Open Access

Endogenously-expressed NH2-terminus of circumsporozoite protein interferes with sporozoite invasion of mosquito salivary glands

  • Bianca B. Kojin1,
  • André Luis Costa-da-Silva1,
  • Ceres Maciel1,
  • Dayane Alves Henriques2,
  • Danilo O. Carvalho1,
  • Kelcie Martin3,
  • Osvaldo Marinotti3,
  • Anthony A. James3, 4,
  • Myrna C. Bonaldo5 and
  • Margareth Lara Capurro1Email authorView ORCID ID profile
Malaria Journal201615:153

https://doi.org/10.1186/s12936-016-1207-8

Received: 5 September 2015

Accepted: 1 March 2016

Published: 10 March 2016

Abstract

Background

The circumsporozoite protein is the most abundant polypeptide expressed by sporozoites, the malaria parasite stage capable of infecting humans. Sporozoite invasion of mosquito salivary glands prior to transmission is likely mediated by a receptor/ligand-like interaction of the parasites with the target tissues, and the amino (NH2)-terminal portion of CSP is involved in this interaction but not the TSR region on the carboxyl (C)-terminus. Peptides based on the NH2-terminal domain could compete with the parasites for the salivary gland receptors and thus inhibit penetration.

Methods

Peptides based on the NH2-terminus and TSR domains of the CSP from avian or human malaria parasites, Plasmodium gallinaceum and Plasmodium falciparum, respectively, were expressed endogenously in mosquito haemolymph using a transient (Sindbis virus-mediated) or stable (piggyBac-mediated transgenesis) system.

Results

Transient endogenous expression of partial NH2-terminus peptide from P. falciparum CSP in P. gallinaceum-infected Aedes aegypti resulted in a reduced number of sporozoites in the salivary glands. When a transgenic approach was used to express a partial CSP NH2-terminal domain from P. gallinaceum the number of sporozoites in the salivary glands did not show a difference when compared to controls. However, a significant difference could be observed when mosquitoes with a lower infection were analysed. The same result could not be observed with mosquitoes endogenously expressing peptides based on the TSR domain from either P. gallinaceum or P. falciparum.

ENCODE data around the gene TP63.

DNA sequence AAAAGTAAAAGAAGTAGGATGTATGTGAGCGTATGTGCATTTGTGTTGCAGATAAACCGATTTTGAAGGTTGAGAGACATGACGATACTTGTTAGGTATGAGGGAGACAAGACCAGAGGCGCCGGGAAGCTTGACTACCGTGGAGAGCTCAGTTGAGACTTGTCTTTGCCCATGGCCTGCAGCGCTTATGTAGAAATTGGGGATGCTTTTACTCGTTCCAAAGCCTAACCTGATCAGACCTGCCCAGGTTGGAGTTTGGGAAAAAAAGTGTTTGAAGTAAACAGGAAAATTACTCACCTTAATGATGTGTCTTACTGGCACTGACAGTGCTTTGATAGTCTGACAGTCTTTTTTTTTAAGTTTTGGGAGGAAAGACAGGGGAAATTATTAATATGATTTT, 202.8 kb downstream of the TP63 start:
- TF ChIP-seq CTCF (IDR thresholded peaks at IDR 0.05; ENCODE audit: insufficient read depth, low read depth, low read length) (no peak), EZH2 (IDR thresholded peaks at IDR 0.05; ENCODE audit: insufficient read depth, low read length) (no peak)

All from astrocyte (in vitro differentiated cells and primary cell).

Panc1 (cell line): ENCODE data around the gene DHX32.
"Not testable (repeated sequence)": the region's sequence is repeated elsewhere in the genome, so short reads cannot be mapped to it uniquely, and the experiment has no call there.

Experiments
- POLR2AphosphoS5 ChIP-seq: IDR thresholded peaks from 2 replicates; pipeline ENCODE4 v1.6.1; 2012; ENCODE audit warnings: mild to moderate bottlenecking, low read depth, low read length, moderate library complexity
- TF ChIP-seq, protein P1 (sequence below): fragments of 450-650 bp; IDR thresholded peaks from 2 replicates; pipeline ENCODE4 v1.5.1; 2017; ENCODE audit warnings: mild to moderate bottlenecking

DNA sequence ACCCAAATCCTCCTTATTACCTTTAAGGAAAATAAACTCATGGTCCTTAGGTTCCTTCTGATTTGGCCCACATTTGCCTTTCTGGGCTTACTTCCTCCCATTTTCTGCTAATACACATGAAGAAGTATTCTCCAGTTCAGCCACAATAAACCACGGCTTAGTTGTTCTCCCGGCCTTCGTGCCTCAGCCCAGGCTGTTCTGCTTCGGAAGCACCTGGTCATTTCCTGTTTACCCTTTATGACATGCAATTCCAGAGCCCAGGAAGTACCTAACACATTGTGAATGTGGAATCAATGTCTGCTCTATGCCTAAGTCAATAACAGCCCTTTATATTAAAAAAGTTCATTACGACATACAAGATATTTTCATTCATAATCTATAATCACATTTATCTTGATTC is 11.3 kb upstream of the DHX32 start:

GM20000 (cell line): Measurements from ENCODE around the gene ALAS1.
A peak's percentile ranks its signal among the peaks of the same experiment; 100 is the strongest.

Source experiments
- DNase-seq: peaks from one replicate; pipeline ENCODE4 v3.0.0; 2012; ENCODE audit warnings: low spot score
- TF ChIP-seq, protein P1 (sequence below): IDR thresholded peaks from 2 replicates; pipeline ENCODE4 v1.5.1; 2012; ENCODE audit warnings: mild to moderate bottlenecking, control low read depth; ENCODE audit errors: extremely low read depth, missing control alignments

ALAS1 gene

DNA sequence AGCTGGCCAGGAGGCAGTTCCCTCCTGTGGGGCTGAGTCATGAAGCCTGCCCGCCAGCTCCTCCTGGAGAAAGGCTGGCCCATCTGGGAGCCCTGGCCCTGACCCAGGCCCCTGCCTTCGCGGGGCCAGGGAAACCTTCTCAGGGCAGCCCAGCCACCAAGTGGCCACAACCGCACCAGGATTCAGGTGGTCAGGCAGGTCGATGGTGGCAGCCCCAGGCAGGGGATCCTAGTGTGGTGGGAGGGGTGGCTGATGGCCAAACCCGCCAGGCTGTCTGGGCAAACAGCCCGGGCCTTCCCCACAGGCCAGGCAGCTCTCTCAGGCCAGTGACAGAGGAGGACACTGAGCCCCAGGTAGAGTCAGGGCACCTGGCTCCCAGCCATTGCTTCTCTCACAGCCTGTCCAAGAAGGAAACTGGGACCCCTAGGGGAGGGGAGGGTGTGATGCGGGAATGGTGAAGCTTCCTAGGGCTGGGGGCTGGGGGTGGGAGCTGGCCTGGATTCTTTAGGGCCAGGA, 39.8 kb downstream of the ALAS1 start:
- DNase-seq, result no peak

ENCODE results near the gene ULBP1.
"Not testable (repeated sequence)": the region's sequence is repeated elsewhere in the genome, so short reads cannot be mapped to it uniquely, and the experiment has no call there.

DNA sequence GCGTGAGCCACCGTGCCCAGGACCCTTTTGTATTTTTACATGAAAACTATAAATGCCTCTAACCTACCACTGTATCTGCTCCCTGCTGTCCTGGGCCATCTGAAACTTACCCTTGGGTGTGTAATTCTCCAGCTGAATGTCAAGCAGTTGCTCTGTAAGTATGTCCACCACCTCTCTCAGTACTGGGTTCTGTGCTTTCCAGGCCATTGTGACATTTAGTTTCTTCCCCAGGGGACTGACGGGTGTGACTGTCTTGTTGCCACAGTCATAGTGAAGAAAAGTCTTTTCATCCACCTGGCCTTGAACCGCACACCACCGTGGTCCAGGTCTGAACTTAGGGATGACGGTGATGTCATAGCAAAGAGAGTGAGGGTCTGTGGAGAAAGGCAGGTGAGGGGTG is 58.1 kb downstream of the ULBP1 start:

Conclusion

These results support the conclusion that CSP partial NH2-terminal domain can be endogenously expressed to promote a competition for the receptor used by sporozoites to invade salivary glands, and they could be used to block this interaction and reduce parasite transmission. The same effect cannot be obtained with peptides based on the TSR domain.

Keywords

Plasmodium gallinaceum Plasmodium falciparum Circumsporozoite protein Sindbis virus Transgenic mosquitoes Aedes aegypti

Background

Malaria parasites have a complex developmental cycle in both the vertebrate and vector mosquito hosts. The sporozoites are the most versatile invasive stage of the parasite and are unique in having the ability to invade two types of cells, their primary targets in their vertebrate hosts and those of the mosquito salivary glands [1]. Furthermore, target-cell specificity supports the hypothesis that the localization and penetration of mosquito salivary glands by sporozoites is mediated by receptors [25]. Two mosquito proteins, circumsporozoite binding protein (CSPBP) and saglin, were identified as receptors for sporozoites and these interact with the parasite-expressed circumsporozoite protein (CSP) and thrombospondin-related anonymous protein (TRAP), respectively [4, 5]. Merozoite apical erythrocyte-binding ligand (MAEBL) is another proposed sporozoite ligand involved in attachment and invasion of mosquito salivary glands [6], however, no receptor has been characterized yet.